A Man with a Beautiful Mind
Q: Thinking about your life and career, do you have any setbacks?
Q: When life strikes us down, many of us become more bitter, angrier, more frustrated, and tend to shrink into misery. But you, Mr. Cooper, remain a person in love with life, in love with love – in spite of its price, in love with animals and your surroundings, even when “everything moves towards chaos” you are able to see “little girls dressed up for Easter like hibiscus flowers…” (Those two lines are taken from the poem “Self-Circumference.”) How do you explain that positive outlook that you have.
Q: Thank you. This is a powerful message. The other thing that I love about your poetry is that wonderful sense of humor that makes us laugh in spite of the seriousness of the situation, like in the poem “Broken” where you can see yourself being mugged by a six year old, or in “Absolutely” about your uncle who “lived and died in pure absoluteliness….” I can see you having fun while writing those lines.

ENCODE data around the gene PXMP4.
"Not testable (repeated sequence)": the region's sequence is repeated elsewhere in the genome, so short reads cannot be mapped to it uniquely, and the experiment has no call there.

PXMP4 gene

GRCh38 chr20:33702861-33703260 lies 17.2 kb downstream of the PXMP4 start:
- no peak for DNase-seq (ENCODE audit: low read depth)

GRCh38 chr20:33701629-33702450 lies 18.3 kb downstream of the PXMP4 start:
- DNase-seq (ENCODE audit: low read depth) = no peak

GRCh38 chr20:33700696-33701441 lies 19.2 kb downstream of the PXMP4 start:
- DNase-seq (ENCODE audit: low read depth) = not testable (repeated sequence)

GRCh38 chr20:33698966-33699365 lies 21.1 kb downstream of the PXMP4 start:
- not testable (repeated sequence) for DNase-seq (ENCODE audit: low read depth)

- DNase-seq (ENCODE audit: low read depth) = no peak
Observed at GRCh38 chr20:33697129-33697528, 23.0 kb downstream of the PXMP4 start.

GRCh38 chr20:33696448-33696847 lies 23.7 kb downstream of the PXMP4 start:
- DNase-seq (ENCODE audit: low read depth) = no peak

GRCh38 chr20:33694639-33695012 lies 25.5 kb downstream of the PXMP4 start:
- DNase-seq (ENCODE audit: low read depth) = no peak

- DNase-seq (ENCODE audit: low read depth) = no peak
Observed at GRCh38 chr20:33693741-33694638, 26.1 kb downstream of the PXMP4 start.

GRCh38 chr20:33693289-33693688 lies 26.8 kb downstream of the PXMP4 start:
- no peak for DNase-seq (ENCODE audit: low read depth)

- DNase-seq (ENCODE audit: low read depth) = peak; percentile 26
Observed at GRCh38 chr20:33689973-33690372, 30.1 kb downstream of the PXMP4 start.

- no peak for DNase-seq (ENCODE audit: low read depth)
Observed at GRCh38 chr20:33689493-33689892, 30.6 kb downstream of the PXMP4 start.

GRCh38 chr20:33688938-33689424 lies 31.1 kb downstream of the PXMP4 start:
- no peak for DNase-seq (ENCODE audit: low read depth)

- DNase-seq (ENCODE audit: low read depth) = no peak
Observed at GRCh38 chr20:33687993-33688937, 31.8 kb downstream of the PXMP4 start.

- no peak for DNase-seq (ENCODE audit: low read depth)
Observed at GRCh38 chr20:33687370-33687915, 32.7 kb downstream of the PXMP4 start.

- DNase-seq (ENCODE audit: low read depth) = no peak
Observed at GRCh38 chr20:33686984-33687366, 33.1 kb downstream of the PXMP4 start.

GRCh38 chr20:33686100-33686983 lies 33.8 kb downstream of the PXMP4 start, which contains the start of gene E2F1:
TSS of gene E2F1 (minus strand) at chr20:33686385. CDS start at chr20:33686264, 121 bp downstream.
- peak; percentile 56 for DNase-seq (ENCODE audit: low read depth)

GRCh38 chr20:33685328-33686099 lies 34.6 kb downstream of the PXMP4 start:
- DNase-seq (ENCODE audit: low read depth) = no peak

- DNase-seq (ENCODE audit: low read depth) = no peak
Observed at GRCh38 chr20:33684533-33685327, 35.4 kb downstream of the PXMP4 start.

Q: All the admirers of your poetry are impatient to see your second book. Can you tell us if it’s coming soon.
Q: At the end of this interview, please tell us what are you working on and what are your publishing goals?
Sonya Sabanac was born in the former Yugoslavia, City of Sarajevo. She graduated from Law School in her native town and immigrated to California in 1994 in the aftermath of civil war in her country. Though a passionate reader all her life, she only started writing in her late forties. Ms. Sabanac is a member of Los Angles Westside Women Writers Group. Her poems appeared in San Gabriel Valley Poetry Quarterly, Magnapoets, Poetic Diversity and the Anthology about Immigrant Women, “Shifting Balance Sheets” that also published her memoir “How I Decided To Go A Little Crazy.”